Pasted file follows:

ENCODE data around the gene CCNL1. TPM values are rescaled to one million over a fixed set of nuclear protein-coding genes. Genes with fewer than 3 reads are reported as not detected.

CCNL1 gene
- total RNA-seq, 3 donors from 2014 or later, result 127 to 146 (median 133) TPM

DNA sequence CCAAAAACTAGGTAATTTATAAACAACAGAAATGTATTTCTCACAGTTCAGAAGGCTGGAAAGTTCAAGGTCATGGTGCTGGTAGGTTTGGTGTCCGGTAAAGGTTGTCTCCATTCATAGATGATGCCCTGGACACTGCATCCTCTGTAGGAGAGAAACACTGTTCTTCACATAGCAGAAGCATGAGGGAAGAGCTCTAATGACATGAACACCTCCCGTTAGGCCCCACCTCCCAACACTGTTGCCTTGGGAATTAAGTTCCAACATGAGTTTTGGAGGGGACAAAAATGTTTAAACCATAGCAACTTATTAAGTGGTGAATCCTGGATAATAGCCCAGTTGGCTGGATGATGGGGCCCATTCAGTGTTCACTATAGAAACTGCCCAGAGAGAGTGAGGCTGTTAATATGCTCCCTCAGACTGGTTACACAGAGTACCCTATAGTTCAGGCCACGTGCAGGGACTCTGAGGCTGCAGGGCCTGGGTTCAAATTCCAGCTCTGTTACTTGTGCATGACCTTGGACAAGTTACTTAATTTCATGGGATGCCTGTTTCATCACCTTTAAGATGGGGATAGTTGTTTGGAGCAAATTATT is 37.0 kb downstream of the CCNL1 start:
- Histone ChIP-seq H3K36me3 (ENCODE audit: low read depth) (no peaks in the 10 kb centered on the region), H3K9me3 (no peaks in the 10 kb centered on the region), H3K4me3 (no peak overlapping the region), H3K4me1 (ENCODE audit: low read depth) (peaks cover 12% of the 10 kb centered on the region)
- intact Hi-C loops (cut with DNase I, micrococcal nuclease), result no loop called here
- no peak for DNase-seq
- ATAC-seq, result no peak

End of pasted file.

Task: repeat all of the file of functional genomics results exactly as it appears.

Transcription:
ENCODE data around the gene CCNL1. TPM values are rescaled to one million over a fixed set of nuclear protein-coding genes. Genes with fewer than 3 reads are reported as not detected.

CCNL1 gene
- total RNA-seq, 3 donors from 2014 or later, result 127 to 146 (median 133) TPM

DNA sequence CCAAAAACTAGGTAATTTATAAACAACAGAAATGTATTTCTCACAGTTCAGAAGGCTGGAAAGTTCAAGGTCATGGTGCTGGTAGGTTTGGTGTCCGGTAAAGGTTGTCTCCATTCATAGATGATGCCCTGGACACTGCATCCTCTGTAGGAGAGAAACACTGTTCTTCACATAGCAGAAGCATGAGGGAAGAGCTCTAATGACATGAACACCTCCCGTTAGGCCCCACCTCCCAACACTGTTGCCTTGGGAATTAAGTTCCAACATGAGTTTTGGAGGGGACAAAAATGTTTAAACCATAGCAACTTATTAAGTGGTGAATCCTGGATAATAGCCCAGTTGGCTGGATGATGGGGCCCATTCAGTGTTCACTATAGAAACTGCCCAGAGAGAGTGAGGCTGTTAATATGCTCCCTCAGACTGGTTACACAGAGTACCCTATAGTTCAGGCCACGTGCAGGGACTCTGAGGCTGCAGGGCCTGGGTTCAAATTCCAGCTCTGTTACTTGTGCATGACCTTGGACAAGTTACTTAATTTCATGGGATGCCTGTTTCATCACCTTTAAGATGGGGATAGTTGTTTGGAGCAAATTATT is 37.0 kb downstream of the CCNL1 start:
- Histone ChIP-seq H3K36me3 (ENCODE audit: low read depth) (no peaks in the 10 kb centered on the region), H3K9me3 (no peaks in the 10 kb centered on the region), H3K4me3 (no peak overlapping the region), H3K4me1 (ENCODE audit: low read depth) (peaks cover 12% of the 10 kb centered on the region)
- intact Hi-C loops (cut with DNase I, micrococcal nuclease), result no loop called here
- no peak for DNase-seq
- ATAC-seq, result no peak